I got married/divorced in 2012. What's my filing status?
Your filing status is generally determined on the last day of the year, so even if you were single for the entire year and got married at 11:59 p.m. on December 31st, you can file a joint return with your spouse as if you were married for the entire year. The reverse, of course, would be true if you got divorced on December 31.

There are a few exceptions to these rules that you should know. For instance, if you are married, but legally separated at the end of the year, you may be able to file as single or head of household. Also, if your spouse passed away in 2012 and you did not remarry, you can file a joint tax return.

I received a K-1 for my IRA investment. Where do I report this?
If this question has got you stumped, you are going to love this generally don't! Gains and losses inside an IRA are generally not taxable. Instead, you are taxed at ordinary rates on distributions you take from your IRA. Therefore, information on a K-1 issued to an IRA, just like 1099s issued to an IRA, for interest, dividends or capital gains earned in the IRA account generally does not have to be reported anywhere. Of course, there are always exceptions to the rule, such as if your K-1 shows unrelated business taxable income, which can be taxable to your IRA (and not directly to you).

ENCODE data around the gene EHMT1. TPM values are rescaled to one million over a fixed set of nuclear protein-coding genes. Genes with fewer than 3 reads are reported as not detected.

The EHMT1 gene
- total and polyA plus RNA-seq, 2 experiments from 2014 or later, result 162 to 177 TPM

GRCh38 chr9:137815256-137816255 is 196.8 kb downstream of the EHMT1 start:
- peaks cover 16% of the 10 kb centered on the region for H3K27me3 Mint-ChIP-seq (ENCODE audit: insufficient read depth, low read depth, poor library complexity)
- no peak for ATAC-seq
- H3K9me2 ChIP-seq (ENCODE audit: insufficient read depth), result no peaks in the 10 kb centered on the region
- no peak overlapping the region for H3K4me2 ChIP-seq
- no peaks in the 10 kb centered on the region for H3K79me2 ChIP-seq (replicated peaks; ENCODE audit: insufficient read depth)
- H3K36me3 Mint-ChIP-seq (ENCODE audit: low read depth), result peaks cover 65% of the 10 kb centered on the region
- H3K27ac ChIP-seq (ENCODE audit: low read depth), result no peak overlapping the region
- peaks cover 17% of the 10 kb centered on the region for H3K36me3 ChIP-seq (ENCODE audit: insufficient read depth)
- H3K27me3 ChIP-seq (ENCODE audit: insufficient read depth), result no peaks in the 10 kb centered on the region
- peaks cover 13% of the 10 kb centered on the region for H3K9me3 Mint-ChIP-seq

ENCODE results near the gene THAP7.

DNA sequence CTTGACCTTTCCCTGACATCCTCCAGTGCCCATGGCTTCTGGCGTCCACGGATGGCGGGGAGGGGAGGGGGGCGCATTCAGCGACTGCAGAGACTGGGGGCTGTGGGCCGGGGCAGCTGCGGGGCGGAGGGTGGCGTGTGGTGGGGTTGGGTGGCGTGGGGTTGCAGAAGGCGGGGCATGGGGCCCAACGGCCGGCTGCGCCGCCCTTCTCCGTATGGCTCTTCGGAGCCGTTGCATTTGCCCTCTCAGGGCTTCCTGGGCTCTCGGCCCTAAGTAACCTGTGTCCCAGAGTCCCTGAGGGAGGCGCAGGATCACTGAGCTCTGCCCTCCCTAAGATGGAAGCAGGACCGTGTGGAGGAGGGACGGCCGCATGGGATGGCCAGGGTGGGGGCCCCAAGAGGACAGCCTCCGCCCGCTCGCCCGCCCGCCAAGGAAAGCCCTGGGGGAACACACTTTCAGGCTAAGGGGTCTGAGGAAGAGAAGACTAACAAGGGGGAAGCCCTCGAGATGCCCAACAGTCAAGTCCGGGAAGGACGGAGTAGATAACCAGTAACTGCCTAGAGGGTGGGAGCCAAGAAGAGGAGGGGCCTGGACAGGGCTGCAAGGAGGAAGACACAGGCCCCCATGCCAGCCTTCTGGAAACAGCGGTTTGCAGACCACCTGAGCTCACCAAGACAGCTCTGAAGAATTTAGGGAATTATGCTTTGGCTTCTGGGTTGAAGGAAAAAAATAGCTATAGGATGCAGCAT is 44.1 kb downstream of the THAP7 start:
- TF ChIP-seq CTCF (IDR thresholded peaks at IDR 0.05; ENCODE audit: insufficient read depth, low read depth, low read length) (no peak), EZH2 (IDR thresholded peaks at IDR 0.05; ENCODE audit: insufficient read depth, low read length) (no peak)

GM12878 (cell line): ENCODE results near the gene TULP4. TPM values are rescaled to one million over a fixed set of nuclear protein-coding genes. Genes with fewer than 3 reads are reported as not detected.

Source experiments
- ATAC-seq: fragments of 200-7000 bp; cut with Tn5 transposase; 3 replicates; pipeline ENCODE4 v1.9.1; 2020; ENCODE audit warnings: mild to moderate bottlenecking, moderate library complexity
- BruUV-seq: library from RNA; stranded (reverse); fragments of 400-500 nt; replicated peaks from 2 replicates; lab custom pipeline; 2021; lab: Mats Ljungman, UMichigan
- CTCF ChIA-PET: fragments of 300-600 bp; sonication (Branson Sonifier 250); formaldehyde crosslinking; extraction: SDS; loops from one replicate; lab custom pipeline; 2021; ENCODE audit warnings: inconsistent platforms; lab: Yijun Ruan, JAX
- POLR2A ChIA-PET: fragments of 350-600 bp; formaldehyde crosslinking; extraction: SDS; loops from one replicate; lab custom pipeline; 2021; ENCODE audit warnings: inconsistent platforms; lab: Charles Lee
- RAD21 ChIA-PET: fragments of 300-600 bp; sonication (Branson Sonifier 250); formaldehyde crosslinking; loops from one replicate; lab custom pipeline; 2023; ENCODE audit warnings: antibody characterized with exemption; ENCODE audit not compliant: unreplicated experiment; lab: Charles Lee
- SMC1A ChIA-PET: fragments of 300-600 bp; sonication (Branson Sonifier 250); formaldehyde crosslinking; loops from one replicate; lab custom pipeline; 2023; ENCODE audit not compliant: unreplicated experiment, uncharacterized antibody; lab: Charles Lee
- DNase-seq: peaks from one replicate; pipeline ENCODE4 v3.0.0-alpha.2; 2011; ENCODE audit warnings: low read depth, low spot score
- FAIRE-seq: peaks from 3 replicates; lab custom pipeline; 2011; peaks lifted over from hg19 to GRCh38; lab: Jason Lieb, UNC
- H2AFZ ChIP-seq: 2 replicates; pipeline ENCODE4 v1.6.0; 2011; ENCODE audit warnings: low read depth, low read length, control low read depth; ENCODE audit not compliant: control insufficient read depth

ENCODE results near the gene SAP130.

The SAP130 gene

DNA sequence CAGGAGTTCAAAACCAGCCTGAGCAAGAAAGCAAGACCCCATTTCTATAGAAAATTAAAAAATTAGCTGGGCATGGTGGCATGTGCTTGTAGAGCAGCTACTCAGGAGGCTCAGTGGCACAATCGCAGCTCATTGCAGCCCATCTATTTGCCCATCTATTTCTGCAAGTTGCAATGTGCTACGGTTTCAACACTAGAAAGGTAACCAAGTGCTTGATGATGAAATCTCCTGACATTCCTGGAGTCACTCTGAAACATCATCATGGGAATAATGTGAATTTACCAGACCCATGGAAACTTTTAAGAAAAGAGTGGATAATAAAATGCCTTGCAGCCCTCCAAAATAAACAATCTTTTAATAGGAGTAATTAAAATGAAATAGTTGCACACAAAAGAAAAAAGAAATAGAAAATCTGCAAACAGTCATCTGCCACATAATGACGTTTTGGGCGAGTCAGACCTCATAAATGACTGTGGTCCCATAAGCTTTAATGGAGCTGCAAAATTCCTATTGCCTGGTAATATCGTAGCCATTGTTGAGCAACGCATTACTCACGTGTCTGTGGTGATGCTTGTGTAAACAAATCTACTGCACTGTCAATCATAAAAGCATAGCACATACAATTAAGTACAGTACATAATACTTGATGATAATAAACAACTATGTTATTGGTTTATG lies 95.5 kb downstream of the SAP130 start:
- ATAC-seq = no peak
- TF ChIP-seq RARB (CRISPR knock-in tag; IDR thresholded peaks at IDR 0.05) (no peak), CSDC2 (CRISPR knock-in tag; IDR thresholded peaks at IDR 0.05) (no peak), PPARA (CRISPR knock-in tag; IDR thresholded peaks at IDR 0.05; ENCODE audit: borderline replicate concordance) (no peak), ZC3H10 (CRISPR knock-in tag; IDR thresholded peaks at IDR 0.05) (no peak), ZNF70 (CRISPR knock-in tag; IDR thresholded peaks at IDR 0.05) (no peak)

Ruling to Remember

IRA and Plan Creditor Protection Lost

The debtor, Daniels, tried to claim his profit sharing, and the two IRAs that were funded with distributions from the plan were exempt from creditors in his bankruptcy filing. Daniels was a sole proprietor and was the only participant in this profit sharing plan, which means that his plan did not have the broad federal creditor protection under ERISA (Employee Retirement Income Security Act). His plan had the same creditor protection as an IRA. The Bankruptcy Abuse Prevention and Consumer Protection Act of 2005 provides creditor protection for IRAs in bankruptcy.

The bankruptcy court found that Daniels had not operated his plan in compliance with the tax code. He argued that he had a "favorable determination letter" from IRS, and that his plan was qualified. A determination letter from IRS merely states that the language in the plan conforms with the tax code requirements. It does NOT imply that the plan itself has been operated in accordance with the tax code. In fact, Daniels' letter was issued as a result of an IRS audit of one tax year, and it stated that certain transactions in that year were considered prohibited transactions. The court determined that the plan was no longer a qualified plan, that it had lost its tax deferred status due to the prohibited transactions. Since the plan was not qualified, transfers to the IRAs were also of non-qualified assets, which were no longer tax deferred. In the court's opinion, both the plan and IRA assets were available to pay off Daniels' creditors. The bankruptcy court's decision was upheld by the U.S. District Court.

Lesson to Learn:
All employer plans have rules that must be followed in order for the plan to remain qualified. Individuals cannot treat their employer plans as their personal piggy bank. They cannot comingle personal and plan assets. Certain transactions between a plan and the covered participant or certain family members will be considered prohibited transactions. The penalties vary. In this case, the transactions were so egregious and occurred over an extended period of time, which caused the plan to be totally disqualified. It lost all of its tax favorable characteristics.